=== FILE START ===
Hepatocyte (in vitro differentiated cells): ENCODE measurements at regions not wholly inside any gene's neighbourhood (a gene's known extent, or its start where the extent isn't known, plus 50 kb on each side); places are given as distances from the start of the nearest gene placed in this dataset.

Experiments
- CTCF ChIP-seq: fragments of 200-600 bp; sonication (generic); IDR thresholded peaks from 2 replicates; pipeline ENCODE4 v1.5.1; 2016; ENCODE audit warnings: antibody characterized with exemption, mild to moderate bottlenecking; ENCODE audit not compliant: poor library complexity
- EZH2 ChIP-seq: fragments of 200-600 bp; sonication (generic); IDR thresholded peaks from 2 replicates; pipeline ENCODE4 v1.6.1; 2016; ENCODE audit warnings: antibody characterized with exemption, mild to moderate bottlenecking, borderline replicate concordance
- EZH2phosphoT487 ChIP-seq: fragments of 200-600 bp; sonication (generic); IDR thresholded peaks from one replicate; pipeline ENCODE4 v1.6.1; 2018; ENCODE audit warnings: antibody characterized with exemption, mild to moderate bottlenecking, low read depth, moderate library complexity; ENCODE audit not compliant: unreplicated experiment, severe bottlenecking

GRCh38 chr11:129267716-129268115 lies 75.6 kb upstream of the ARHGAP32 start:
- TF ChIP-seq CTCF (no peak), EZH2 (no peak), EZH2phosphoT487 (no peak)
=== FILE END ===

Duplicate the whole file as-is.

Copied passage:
Hepatocyte (in vitro differentiated cells): ENCODE measurements at regions not wholly inside any gene's neighbourhood (a gene's known extent, or its start where the extent isn't known, plus 50 kb on each side); places are given as distances from the start of the nearest gene placed in this dataset.

Experiments
- CTCF ChIP-seq: fragments of 200-600 bp; sonication (generic); IDR thresholded peaks from 2 replicates; pipeline ENCODE4 v1.5.1; 2016; ENCODE audit warnings: antibody characterized with exemption, mild to moderate bottlenecking; ENCODE audit not compliant: poor library complexity
- EZH2 ChIP-seq: fragments of 200-600 bp; sonication (generic); IDR thresholded peaks from 2 replicates; pipeline ENCODE4 v1.6.1; 2016; ENCODE audit warnings: antibody characterized with exemption, mild to moderate bottlenecking, borderline replicate concordance
- EZH2phosphoT487 ChIP-seq: fragments of 200-600 bp; sonication (generic); IDR thresholded peaks from one replicate; pipeline ENCODE4 v1.6.1; 2018; ENCODE audit warnings: antibody characterized with exemption, mild to moderate bottlenecking, low read depth, moderate library complexity; ENCODE audit not compliant: unreplicated experiment, severe bottlenecking

GRCh38 chr11:129267716-129268115 lies 75.6 kb upstream of the ARHGAP32 start:
- TF ChIP-seq CTCF (no peak), EZH2 (no peak), EZH2phosphoT487 (no peak)